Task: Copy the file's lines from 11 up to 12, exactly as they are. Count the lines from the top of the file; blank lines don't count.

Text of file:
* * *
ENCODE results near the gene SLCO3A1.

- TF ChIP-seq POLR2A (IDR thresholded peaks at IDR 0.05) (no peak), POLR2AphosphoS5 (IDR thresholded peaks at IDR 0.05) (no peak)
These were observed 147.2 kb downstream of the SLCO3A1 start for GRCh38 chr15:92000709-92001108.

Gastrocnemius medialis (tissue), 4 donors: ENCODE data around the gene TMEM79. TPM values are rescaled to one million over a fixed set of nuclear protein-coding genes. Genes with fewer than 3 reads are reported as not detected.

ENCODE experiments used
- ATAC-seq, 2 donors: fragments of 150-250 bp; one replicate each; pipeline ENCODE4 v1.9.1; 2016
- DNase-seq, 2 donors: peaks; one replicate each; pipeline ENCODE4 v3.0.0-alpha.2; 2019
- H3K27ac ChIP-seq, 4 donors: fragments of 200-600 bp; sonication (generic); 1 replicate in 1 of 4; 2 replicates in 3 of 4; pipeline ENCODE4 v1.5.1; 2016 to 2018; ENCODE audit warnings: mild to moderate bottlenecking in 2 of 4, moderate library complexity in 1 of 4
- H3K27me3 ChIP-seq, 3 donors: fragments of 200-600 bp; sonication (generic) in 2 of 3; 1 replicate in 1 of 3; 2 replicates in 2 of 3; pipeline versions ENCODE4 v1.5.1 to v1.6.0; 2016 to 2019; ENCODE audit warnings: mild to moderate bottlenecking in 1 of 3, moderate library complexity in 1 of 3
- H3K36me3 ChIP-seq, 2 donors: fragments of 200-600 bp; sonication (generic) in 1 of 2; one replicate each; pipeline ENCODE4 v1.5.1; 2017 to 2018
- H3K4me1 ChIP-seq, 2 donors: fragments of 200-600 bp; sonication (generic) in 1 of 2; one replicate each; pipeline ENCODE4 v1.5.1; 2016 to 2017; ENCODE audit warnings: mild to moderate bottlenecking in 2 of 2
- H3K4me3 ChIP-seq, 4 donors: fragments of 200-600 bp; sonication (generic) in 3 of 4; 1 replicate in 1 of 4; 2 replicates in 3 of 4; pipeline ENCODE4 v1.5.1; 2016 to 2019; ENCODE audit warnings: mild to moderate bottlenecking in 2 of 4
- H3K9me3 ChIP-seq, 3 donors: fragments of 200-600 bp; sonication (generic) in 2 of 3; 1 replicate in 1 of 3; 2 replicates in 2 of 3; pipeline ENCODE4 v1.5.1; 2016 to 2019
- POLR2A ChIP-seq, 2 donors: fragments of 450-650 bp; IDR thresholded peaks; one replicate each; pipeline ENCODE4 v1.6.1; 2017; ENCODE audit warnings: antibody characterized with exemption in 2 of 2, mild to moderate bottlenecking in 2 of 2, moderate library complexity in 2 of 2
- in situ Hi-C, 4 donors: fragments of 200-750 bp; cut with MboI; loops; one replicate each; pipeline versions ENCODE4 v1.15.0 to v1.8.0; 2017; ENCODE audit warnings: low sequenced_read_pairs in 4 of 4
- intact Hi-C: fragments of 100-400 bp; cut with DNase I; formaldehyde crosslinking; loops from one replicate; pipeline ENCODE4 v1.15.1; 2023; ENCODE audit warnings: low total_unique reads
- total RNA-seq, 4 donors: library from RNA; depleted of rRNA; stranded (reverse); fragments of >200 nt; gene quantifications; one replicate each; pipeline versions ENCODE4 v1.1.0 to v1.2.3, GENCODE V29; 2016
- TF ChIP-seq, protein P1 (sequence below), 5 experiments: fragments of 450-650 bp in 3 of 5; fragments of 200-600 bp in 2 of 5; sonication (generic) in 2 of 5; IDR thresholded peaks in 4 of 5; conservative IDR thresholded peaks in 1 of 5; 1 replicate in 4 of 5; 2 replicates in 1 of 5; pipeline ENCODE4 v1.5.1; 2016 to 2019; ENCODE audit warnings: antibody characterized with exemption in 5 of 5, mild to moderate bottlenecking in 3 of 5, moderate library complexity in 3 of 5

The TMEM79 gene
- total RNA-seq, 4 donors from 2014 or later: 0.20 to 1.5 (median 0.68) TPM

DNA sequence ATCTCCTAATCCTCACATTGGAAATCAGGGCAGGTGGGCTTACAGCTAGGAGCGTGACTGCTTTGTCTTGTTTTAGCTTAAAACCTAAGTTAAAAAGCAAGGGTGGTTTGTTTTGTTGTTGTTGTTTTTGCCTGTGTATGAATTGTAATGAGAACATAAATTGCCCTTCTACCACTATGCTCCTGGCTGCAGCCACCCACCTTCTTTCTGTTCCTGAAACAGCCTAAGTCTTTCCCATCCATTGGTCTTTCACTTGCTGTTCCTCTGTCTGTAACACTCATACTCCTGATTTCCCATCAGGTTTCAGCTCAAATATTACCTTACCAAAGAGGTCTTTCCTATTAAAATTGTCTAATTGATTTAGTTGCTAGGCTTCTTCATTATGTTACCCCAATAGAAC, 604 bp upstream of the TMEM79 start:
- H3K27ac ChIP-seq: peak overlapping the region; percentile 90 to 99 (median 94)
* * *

- H3K4me1 ChIP-seq, 2 donors: fragments of 200-600 bp; sonication (generic) in 1 of 2; one replicate each; pipeline ENCODE4 v1.5.1; 2016 to 2017; ENCODE audit warnings: mild to moderate bottlenecking in 2 of 2
- H3K4me3 ChIP-seq, 4 donors: fragments of 200-600 bp; sonication (generic) in 3 of 4; 1 replicate in 1 of 4; 2 replicates in 3 of 4; pipeline ENCODE4 v1.5.1; 2016 to 2019; ENCODE audit warnings: mild to moderate bottlenecking in 2 of 4